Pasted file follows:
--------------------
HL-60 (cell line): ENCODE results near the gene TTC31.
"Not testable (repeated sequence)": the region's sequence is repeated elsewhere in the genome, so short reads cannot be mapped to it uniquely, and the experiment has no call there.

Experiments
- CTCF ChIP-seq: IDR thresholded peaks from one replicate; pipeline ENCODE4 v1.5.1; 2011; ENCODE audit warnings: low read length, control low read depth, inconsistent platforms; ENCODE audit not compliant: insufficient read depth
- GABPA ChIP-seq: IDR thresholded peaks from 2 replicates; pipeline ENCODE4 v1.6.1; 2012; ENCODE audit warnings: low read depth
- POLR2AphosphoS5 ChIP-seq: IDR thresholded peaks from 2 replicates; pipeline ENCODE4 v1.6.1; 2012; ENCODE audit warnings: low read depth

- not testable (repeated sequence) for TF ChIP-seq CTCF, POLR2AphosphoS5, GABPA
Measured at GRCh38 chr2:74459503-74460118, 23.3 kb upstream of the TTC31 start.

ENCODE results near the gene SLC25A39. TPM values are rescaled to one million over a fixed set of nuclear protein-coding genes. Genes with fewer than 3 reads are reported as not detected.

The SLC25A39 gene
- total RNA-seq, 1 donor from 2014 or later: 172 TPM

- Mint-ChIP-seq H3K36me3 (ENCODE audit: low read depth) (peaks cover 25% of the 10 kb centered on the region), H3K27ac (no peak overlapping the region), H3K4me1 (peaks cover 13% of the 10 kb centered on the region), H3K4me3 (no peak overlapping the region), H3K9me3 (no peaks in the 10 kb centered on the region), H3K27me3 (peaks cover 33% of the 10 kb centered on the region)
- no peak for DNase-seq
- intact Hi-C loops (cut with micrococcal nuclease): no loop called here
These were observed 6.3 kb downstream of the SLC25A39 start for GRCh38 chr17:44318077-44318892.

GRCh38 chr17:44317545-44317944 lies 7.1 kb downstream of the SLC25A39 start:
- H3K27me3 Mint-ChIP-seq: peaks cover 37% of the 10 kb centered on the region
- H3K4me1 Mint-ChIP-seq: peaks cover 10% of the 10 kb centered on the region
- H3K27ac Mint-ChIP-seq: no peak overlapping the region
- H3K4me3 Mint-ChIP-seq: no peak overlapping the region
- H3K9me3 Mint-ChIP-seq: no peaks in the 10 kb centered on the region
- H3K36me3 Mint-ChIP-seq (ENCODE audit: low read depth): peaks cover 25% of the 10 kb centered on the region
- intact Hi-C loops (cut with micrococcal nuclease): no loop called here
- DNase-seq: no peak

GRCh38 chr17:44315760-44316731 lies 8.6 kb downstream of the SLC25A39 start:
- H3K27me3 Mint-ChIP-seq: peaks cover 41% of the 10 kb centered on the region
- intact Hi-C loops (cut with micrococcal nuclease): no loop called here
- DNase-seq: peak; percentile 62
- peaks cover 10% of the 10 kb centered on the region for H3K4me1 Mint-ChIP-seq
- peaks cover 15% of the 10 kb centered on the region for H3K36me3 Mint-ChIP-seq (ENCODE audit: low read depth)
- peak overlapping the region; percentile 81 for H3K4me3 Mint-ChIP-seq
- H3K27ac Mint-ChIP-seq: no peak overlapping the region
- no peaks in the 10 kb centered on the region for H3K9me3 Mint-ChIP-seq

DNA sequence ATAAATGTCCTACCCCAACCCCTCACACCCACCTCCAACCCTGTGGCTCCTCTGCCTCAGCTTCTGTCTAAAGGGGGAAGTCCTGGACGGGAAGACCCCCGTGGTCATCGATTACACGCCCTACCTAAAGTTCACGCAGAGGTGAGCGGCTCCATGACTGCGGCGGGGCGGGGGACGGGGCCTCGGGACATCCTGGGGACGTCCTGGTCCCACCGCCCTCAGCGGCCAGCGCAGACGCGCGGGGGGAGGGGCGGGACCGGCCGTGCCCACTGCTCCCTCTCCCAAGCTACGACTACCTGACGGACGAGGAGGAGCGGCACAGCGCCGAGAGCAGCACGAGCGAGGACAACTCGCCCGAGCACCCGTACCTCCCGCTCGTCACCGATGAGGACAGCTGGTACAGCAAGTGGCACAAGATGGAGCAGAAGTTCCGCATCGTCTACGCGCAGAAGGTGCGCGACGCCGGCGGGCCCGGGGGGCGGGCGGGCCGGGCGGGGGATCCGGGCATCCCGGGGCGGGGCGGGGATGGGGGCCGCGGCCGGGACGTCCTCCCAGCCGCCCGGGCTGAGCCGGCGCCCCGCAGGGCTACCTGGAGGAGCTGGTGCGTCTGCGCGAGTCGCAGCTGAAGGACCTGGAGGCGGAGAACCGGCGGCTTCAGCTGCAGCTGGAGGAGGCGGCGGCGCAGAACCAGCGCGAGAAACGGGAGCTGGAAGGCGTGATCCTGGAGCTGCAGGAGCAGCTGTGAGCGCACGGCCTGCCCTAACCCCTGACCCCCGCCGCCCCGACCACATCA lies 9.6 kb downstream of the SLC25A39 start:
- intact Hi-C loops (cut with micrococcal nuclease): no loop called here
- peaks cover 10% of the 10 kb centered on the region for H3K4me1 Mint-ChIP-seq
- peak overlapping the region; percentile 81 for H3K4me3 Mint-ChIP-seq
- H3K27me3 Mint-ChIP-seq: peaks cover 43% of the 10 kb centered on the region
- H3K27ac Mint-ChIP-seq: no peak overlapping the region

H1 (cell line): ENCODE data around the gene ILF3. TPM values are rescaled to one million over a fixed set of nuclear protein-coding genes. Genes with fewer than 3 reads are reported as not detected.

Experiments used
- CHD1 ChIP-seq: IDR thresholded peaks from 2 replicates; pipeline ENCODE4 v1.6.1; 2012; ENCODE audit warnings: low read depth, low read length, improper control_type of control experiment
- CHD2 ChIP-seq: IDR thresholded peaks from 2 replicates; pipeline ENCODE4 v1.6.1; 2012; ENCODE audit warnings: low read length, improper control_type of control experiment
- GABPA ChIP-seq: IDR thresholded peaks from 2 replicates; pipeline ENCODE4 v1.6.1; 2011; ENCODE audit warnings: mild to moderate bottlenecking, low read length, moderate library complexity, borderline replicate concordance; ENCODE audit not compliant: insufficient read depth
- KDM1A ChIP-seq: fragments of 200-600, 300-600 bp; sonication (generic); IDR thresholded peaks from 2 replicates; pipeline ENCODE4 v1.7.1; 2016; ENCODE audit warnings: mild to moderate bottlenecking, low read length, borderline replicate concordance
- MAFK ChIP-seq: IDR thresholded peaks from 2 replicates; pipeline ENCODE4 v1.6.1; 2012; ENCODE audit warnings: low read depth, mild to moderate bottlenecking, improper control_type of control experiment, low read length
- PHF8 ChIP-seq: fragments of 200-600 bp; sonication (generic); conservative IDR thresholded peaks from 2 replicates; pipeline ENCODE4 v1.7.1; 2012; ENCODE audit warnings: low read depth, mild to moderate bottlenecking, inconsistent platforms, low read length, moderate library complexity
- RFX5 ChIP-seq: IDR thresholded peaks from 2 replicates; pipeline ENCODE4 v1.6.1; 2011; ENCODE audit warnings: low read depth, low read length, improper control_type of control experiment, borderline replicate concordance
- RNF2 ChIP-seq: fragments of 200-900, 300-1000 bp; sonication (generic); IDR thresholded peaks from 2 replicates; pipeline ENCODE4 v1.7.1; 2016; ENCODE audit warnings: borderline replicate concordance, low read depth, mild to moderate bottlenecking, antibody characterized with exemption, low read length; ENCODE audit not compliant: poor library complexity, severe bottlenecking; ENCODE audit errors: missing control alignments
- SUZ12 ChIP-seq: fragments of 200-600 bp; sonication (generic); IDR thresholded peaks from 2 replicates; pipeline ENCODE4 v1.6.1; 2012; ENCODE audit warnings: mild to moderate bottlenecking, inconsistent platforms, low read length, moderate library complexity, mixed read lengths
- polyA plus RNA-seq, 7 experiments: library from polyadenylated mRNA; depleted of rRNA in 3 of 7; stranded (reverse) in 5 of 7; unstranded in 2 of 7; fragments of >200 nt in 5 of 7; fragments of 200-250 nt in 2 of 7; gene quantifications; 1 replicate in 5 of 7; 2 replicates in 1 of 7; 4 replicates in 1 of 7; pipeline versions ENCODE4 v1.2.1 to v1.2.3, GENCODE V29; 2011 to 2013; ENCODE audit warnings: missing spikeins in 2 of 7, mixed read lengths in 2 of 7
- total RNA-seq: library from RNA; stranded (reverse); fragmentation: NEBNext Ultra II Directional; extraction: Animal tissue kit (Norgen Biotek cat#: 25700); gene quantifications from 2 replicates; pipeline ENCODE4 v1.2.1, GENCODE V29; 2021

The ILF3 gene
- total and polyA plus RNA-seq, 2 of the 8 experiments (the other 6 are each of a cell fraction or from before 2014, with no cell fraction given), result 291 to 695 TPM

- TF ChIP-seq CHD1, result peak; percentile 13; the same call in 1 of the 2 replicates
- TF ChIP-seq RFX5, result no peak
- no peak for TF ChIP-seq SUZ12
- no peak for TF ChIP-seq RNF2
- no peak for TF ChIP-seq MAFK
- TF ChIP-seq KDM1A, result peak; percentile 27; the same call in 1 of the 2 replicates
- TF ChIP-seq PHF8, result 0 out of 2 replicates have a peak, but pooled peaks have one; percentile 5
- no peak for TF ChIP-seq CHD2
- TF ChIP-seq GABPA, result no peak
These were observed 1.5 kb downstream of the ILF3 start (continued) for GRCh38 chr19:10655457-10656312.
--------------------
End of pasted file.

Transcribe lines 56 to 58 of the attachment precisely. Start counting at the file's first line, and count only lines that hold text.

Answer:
- TF ChIP-seq RFX5, result no peak
- no peak for TF ChIP-seq SUZ12
- no peak for TF ChIP-seq RNF2